Chico on his endless tour, 1946
The Sidewalk, it was called, and then a little later, Diamonds in the Sidewalk. It was a treatment written by Ben Hecht as a project for Harpo. Like many, Hecht saw potential in Harpo as a solo star, a silent clown in the mold of Charlie Chaplin. Of course, by 1946, Chaplin was speaking on film, and Harpo was nearing sixty years old, so it may have been a little late to jump into this kind of thing.
Ben Hecht was a veteran screenwriter who had befriended the Marx Brothers in their early Hollywood days, and made many uncredited contributions to their scripts at both Paramount and MGM. In the years leading up to World War II, he was also an incredibly fervent Jewish activist to the point of radicalism, supporting the Zionist movement and even armed resistance to the British occupation of Palestine. In these endeavors, he had the moral and financial support of Harpo, with whom he had grown close. After the war, when his attention returned to his day job, Hecht took an original story outline from Harpo, and began putting together a scenario to showcase Harpo’s talents.
The last of the Marx Brothers’ offspring was Melinda Marx, born to Groucho and Kay on August 14, 1946, when A Night in Casablanca was still doing good business in theaters. Since its release, Groucho had earned a living with magazine articles, paid endorsements, and radio guest spots. One film offer came his way, and he jumped on it. It would be his first solo movie role, co-starring with Carmen Miranda in Copacabana.
After A Night in Casablanca, Harpo returned to retirement. Or semi-retirement. Every so often, he would accept an offer to perform, usually on behalf of a charity or fund-raiser for a good cause. (Sometimes the cause was helping Chico.) “Dad performed only when he had the urge,” Harpo’s son Bill said. “He’d work his ass off for a day or an evening. At the end of it, he’d say ‘I feel better. I had to get out in front of people again.’” A far cry from the terrified, non-singing Nightingale who wet himself at his stage debut in 1908.
During the war years, the ever-restless Zeppo had gradually extricated himself from the agency he ran with Gummo. He began breeding thoroughbred horses, became one of the largest citrus ranchers in the Coachella Valley, and when those weren’t enough, he established an engineering company called Marman Products, specializing in clamps and coupling devices. At its height, Marman employed several hundred workers, and supposedly produced the clamps that held the atomic bombs in place in the B-29s until they were dropped over Hiroshima and Nagasaki. (An often-repeated fact that I have been unable to confirm. So I’ll just repeat it like everyone else.)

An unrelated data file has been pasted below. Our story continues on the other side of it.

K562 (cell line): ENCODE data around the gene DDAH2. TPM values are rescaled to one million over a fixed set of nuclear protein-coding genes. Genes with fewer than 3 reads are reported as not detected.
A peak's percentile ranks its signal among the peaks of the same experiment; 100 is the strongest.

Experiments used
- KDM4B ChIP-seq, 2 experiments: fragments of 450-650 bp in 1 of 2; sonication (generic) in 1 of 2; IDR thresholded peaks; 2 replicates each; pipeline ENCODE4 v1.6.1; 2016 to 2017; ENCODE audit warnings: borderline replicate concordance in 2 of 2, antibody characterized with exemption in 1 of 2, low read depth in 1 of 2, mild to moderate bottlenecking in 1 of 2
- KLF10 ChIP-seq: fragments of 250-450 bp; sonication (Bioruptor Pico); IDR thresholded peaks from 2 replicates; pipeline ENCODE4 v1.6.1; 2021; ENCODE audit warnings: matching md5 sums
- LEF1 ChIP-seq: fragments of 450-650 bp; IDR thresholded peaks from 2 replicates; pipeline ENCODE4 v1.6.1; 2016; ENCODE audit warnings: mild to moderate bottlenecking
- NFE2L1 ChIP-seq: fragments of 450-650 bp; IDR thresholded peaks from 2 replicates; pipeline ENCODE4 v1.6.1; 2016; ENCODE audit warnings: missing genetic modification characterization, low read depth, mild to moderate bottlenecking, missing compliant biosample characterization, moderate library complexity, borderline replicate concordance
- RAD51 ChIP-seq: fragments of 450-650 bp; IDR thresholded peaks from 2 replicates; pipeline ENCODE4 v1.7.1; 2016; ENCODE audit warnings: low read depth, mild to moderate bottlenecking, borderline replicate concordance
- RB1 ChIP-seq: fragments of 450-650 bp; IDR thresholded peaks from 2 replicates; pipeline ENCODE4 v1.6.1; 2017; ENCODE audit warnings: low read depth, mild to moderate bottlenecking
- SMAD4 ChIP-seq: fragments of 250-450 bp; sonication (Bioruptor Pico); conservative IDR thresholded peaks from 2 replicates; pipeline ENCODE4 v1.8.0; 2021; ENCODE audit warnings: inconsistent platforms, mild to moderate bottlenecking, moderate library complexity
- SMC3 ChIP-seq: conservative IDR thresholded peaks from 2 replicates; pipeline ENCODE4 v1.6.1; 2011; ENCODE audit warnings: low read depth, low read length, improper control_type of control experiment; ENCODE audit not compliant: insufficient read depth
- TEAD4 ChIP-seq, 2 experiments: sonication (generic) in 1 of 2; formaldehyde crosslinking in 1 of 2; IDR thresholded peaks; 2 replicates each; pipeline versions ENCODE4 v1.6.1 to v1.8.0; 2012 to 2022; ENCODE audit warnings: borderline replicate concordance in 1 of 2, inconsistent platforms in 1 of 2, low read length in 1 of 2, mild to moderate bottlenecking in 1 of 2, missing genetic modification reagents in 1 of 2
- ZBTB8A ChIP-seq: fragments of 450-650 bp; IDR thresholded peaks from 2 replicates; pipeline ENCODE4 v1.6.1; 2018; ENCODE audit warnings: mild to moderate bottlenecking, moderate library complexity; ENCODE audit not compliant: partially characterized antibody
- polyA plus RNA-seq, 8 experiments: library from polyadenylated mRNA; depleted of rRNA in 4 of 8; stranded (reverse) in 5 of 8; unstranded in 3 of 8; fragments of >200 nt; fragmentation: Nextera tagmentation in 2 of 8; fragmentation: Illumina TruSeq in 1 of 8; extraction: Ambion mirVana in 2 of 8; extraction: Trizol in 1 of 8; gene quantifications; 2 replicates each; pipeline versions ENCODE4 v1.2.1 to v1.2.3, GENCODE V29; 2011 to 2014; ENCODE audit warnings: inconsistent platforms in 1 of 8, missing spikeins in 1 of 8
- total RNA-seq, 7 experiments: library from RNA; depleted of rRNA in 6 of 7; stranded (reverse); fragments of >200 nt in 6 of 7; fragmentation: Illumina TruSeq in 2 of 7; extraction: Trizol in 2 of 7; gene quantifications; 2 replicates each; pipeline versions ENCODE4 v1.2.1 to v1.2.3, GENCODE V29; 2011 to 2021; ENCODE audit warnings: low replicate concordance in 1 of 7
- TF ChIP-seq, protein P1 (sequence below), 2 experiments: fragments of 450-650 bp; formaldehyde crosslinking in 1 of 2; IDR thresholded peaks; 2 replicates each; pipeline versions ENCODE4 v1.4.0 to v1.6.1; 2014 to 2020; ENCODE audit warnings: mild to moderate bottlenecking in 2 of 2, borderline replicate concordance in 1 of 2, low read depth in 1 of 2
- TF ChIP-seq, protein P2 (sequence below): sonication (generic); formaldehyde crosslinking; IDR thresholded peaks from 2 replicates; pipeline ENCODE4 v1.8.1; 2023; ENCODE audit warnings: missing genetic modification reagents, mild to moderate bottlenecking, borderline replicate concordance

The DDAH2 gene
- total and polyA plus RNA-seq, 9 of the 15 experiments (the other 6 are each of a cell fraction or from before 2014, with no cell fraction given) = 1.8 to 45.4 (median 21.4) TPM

The end of the Marx, Miller, and Marx theatrical agency seems to be shrouded in mystery. No one can agree when Gummo officially closed up shop. Robert S. Bader has the agency ending as early as October of 1947, while Simon Louivsh called it a “slow wind-up,” finally ending around 1952. Another source says it was bought outright by MCA in 1949. Whatever the case may be, Gummo continued to be his brothers’ personal agent and manager when called upon.
Chico was finally feeling his age. He walked with a distinct stoop, was often short of breath, and needed a nap in his dressing room between performances. He still delighted in pointing out a sign backstage at the Roxy Theater in New York that read “Any Girl Found On Chico Marx’s Floor Will Immediately Be Fired,” but that may have been an historical curio by 1947. In other areas, he showed no signs of slowing down. He traveled in the company of his new companion, Mary Di Vithas, known as “Mary Dee,” whom everyone agreed bore a striking resemblance to ex-wife Betty. In March of 1947, he suffered a heart attack in Las Vegas, and was sidelined for a while, but his raging gambling addiction needed to be fed, so he was soon back on the road*. He and his band performed in Germany and England later in 1947, and then toured Australia in the spring of 1948. He returned returned to Europe for a grueling five-month tour in 1949, including a four-week residency at the London Palladium as a double act with Harpo. (Harpo prepared for the gig by going to the U.K. early and doing solo shows in Leeds and Glasgow.)
Bob Hope was hosting a star-studded, one-shot radio special sponsored by Walgreens drugstore in April of 1947. The show began to run long, and guest star Groucho was getting irritated and impatient waiting for his cue. When it finally came, he ignored the script and began a long and hilarious improvisation with Hope. Listening backstage was John Guedel, producer of Art Linkletter’s game show People Are Funny (and inventor of the concept of a “re-run.”) He was struck by Groucho’s skill at ad-libbing, and realized that Groucho’s failures in radio were due primarily to sticking to the rather corny scripts that dominated radio variety in those days. Guedel approached Groucho about hosting his own radio game show, one where he could improvise freely. Groucho was dubious, but agreed to look at whatever proposal Guedel came up with.